Currently, the War on Drugs continues to funnel minorities into our criminal justice system at an alarming rate, a major factor in the overcrowding problem in our prisons. Although the Fair Sentencing Act has contributed to the release of many minorities serving disproportionate sentences (and POTUS just acted on this, as well…get it, O!), sentencing disparities and selective enforcement have resulted in a detrimental effect on the minority population and the neighborhoods in which they reside. Blacks commit less drug offenses than Whites, yet Blacks are incarcerated for drugs ten times more often than Whites, evidence of continued racial discrimination in America’s courts. During the pretrial process, Blacks are detained almost five times more often than Whites, and three times more frequently than Hispanics. During plea bargaining, Whites are more successful than minorities in all areas, including having records expunged, charges dismissed, avoiding harsh punishments, and receiving additional charges.
Research shows that racial bias is evident at every level of our justice system, and that our courts are sentencing minorities more often, and to longer terms than Whites. The Eighth Amendment grants protection against excessive bail for defendants, yet for many minorities, the financial support necessary for release on bail does not exist. If a defendant is unable to secure funds for bail, they are detained while awaiting trial. Seventy-eight percent of defendants under pretrial detention are convicted at trial, as opposed to only 60% of those who were released while awaiting their trial. While considering pretrial options, judges examine such factors as employment, familial relationships, and community ties, all of which place minorities at a disadvantage leading to higher rates of conviction and incarceration. Hispanics are given the highest bail amounts, and Blacks are more likely to be detained because they lack the financial means necessary to secure release.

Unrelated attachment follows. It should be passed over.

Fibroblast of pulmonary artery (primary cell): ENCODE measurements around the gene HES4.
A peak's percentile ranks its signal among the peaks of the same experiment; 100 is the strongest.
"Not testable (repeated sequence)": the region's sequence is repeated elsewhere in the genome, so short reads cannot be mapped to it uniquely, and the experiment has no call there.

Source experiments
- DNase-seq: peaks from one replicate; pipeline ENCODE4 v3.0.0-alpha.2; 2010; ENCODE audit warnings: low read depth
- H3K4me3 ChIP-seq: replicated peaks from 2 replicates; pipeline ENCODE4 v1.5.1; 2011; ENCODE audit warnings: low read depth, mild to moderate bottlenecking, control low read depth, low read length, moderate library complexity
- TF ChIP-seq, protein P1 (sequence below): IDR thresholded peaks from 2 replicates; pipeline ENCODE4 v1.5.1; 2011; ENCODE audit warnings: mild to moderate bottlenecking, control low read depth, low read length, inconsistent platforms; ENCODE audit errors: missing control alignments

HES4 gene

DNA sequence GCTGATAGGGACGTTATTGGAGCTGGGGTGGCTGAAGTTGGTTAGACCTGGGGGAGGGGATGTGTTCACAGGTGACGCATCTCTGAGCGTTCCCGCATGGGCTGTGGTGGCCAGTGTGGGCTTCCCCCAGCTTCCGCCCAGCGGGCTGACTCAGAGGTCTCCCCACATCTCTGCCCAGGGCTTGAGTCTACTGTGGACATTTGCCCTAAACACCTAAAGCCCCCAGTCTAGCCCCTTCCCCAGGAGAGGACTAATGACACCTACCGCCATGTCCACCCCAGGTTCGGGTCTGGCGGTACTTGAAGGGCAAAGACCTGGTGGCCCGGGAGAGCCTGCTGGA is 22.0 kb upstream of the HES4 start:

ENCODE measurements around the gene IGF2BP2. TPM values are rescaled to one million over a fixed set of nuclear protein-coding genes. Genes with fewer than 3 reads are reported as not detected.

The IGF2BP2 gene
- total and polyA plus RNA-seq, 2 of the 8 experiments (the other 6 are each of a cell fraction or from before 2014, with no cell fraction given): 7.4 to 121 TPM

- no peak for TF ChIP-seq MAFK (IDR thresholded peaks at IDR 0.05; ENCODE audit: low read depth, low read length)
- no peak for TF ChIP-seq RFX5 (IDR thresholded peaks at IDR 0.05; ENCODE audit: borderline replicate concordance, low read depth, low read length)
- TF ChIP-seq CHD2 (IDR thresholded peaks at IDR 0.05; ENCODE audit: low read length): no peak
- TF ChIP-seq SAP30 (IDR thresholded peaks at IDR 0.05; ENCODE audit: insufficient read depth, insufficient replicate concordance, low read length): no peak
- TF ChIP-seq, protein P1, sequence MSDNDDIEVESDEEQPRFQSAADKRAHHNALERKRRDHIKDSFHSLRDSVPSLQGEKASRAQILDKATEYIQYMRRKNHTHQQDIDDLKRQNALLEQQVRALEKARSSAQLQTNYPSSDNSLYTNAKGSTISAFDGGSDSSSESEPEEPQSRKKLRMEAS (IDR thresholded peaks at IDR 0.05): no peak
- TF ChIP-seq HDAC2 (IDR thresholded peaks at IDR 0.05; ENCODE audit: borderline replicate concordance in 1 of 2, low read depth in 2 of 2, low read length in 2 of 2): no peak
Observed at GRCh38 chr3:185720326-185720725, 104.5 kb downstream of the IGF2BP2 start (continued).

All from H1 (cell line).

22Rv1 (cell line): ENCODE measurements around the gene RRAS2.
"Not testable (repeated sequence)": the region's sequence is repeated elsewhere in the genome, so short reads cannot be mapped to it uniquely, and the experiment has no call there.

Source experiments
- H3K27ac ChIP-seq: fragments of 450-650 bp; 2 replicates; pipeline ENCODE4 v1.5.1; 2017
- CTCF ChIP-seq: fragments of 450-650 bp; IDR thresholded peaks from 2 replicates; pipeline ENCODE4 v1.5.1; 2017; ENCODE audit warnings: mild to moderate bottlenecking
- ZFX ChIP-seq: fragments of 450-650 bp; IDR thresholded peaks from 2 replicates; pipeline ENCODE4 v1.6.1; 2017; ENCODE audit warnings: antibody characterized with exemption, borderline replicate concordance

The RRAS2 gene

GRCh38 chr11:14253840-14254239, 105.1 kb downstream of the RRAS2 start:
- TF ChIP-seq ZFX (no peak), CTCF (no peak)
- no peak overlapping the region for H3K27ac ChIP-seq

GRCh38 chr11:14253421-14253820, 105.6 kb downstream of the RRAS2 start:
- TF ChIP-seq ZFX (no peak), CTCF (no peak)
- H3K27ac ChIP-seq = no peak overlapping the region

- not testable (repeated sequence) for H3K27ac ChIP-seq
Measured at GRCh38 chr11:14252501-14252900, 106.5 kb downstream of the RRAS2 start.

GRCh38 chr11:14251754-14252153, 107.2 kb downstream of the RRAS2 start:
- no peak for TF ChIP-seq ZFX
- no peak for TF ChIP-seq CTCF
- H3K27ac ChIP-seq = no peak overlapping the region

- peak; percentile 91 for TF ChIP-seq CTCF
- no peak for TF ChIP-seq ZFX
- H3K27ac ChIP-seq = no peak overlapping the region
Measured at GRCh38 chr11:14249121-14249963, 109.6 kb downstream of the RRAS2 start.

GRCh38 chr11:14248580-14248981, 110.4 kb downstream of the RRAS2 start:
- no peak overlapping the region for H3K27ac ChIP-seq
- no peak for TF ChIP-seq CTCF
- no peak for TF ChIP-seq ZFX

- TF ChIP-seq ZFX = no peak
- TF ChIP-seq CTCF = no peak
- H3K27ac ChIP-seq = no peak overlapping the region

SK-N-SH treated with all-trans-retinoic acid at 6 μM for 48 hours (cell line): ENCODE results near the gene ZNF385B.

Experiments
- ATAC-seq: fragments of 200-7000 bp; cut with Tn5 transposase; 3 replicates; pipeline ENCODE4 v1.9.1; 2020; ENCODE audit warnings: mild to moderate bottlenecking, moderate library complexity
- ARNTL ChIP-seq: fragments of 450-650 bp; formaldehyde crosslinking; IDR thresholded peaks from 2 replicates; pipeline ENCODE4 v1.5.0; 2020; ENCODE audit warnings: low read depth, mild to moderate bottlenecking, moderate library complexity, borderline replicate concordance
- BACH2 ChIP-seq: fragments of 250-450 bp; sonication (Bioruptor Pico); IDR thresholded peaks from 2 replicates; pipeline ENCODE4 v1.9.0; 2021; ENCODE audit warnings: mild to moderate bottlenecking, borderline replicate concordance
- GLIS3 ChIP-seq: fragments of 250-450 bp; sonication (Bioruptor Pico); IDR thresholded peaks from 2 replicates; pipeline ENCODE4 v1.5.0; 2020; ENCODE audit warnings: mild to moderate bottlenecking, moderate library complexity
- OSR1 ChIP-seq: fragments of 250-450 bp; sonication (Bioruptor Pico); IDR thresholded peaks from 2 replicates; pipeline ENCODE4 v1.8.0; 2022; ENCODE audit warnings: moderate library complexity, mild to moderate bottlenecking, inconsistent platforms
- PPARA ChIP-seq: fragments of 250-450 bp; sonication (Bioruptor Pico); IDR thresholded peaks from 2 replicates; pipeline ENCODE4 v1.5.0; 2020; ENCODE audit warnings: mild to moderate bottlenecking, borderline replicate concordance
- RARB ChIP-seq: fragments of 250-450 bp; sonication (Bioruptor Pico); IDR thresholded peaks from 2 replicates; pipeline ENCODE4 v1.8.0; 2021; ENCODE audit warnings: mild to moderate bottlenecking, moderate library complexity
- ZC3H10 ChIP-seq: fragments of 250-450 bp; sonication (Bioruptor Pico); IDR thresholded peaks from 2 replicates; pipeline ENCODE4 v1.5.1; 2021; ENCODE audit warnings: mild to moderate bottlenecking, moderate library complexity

The Sixth Amendment to the U. S. Constitution grants criminal defendants the right to legal counsel, however financial means can weigh heavily on the type of defense attorney that represents a defendant. In America’s 75 largest counties, 81% of felony defendants are represented by public defenders or assigned counsel. Of all state inmates, 76.6% of Blacks, and 73.1% of Hispanics require appointed counsel, as opposed to 69% of White inmates. Relying on an appointed attorney may increase the likelihood of incarceration. Indigent defense offices often far exceed the suggested case load, while providing a mediocre salary to their employees and providing fewer resources for investigating cases than hired attorneys.
Imagine how these statistics impact defendants of varying socioeconomic statuses and races. Should financial status really be such an important factor in the outcome of legal cases?